Mexico’s Ortiz, the brother of three-time Web.com Tour winner Carlos, was 6 under for the week before three back-nine bogeys dropped him off the pace.

Two past champions, Matias Dominguez and Paul Chaplet, sit 5 over and 7 over, respectively.

The winner of the Latin America Amateur Championship earns an invite to this year’s Masters. He is also exempt into the The Amateur Championship, the U.S. Amateur, U.S. Open sectional qualifying, and Open Championship final qualifying.

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McIlroy gets back on track

By Ryan LavnerJanuary 21, 2018, 3:10 pm

There’s only one way to view Rory McIlroy’s performance at the Abu Dhabi HSBC Championship:

He is well ahead of schedule.

Sure, McIlroy is probably disappointed that he couldn’t chase down Ross Fisher (and then Tommy Fleetwood) on the final day at Abu Dhabi Golf Club. But against a recent backdrop of injuries and apathy, his tie for third was a resounding success. He reasserted himself, quickly, and emerged 100 percent healthy.

“Overall, I’m happy,” he said after finishing at 18-under 270, four back of Fleetwood. “I saw some really, really positive signs. My attitude, patience and comfort level were really good all week.”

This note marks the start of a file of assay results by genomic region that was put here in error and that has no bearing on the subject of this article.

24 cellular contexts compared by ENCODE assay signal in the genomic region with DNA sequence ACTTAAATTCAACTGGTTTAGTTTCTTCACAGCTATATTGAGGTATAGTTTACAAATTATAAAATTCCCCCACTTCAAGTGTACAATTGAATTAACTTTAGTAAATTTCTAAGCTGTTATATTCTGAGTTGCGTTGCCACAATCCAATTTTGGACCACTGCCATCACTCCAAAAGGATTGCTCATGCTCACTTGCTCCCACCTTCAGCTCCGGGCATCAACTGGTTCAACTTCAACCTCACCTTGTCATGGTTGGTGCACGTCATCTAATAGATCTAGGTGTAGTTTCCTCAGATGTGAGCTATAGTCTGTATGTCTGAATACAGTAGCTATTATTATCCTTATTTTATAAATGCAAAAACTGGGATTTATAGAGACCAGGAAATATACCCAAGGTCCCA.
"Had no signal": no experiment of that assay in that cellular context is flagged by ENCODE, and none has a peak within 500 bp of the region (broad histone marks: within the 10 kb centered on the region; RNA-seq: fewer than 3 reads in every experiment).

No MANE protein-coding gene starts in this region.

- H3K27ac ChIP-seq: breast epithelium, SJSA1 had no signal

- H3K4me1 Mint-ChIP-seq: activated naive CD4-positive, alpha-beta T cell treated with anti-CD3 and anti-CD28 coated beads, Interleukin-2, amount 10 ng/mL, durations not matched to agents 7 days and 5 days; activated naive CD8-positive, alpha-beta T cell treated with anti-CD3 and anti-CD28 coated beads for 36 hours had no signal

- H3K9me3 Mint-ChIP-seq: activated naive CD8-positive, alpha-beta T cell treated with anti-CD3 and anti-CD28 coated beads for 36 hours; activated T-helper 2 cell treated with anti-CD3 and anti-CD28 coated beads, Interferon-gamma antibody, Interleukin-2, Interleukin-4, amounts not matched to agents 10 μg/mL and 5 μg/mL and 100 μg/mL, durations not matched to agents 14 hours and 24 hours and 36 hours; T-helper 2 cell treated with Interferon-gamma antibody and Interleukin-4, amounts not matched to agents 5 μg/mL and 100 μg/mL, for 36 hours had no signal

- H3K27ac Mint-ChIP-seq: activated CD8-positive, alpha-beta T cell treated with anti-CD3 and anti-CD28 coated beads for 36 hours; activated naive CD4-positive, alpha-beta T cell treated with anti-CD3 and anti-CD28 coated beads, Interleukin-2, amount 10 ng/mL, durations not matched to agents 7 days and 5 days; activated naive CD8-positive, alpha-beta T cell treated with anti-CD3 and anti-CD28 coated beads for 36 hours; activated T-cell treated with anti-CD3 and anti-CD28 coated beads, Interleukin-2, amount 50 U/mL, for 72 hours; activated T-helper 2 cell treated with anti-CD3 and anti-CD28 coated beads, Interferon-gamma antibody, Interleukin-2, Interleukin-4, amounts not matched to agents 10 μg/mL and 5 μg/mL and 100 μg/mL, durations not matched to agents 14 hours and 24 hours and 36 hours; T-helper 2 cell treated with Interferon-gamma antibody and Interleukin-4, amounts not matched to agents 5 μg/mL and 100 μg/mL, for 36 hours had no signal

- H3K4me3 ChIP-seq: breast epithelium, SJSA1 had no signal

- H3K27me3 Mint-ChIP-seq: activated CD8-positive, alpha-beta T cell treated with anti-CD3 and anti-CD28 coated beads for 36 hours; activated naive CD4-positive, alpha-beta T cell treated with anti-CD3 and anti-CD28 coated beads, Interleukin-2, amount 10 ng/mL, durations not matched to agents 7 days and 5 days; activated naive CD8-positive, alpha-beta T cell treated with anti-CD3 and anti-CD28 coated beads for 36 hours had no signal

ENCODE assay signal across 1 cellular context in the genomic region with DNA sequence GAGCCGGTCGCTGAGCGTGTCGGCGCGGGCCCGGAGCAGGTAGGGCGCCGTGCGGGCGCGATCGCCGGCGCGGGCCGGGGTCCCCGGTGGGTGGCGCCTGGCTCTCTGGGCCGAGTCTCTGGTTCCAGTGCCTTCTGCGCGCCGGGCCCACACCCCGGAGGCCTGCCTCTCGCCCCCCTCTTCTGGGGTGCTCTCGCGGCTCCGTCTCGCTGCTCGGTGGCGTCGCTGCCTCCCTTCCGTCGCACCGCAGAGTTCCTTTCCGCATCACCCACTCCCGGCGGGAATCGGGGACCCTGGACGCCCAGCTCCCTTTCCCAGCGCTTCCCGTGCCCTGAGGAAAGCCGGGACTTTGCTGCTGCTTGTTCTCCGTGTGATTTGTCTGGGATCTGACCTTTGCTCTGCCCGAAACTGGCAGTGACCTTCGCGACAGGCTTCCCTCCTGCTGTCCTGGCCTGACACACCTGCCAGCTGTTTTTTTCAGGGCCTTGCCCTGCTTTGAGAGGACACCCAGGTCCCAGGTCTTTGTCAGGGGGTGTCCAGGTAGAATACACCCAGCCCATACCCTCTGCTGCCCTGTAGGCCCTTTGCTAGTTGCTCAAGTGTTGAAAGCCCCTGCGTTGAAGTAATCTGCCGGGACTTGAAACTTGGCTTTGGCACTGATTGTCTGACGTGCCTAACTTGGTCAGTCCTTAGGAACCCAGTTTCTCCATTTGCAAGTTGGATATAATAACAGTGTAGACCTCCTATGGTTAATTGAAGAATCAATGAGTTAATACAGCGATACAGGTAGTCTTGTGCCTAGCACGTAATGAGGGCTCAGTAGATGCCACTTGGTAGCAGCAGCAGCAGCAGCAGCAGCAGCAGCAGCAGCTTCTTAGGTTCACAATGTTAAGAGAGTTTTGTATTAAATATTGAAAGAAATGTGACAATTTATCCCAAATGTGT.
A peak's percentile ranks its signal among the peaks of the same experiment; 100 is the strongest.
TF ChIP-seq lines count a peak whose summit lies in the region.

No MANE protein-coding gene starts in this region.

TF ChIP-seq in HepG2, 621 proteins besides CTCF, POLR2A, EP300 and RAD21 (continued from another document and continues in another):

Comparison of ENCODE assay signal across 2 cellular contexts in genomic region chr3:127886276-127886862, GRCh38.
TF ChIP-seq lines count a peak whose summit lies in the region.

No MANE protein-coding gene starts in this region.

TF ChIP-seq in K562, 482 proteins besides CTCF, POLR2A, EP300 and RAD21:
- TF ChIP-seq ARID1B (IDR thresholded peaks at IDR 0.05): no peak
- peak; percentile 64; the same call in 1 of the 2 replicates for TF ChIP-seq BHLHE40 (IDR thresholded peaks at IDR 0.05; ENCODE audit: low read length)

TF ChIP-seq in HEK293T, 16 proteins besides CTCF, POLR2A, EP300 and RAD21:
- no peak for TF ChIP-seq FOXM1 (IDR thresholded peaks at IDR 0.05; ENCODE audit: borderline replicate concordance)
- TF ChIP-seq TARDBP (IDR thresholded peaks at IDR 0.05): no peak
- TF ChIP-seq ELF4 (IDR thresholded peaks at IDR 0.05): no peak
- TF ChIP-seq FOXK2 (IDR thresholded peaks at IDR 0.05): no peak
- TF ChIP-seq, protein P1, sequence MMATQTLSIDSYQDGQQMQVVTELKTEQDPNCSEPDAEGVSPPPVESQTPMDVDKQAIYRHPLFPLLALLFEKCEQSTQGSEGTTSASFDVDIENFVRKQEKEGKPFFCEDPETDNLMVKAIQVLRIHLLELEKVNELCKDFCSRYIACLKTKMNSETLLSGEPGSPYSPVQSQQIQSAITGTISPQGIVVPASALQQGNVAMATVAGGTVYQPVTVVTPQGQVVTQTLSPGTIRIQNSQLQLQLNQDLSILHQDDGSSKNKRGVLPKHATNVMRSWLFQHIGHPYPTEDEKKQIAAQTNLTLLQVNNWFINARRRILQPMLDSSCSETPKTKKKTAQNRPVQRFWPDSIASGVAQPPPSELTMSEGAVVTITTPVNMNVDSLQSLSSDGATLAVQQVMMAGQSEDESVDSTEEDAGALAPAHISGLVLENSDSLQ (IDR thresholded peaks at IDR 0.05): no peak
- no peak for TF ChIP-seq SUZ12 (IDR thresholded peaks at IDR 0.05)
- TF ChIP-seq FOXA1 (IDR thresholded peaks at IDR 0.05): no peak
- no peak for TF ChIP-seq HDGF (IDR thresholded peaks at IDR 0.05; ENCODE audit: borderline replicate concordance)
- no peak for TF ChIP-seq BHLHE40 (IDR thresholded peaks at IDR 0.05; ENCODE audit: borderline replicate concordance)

To fully appreciate McIlroy’s auspicious 2018 debut, consider his state of disarray just four months ago. He was newly married. Nursing a rib injury. Breaking in new equipment. Testing another caddie. His only constant was change. “Mentally, I wasn’t in a great place,” he said, “and that was because of where I was physically.”

And so he hit the reset button, taking the longest sabbatical of his career, a three-and-a-half-month break that was as much psychological as physical. He healed his body and met with a dietician, packing five pounds of muscle onto his already cut frame. He dialed in his TaylorMade equipment, shoring up a putting stroke and wedge game that was shockingly poor for a player of his caliber. Perhaps most importantly, he cleared his cluttered mind, cruising around Italy with wife Erica in a 1950s Mercedes convertible.


Full-field scores from the Abu Dhabi HSBC Championship


After an intense buildup to his season debut, McIlroy was curious about the true state of his game, about how he’d stack up when he finally put a scorecard in his hand. It didn’t take him long to find out.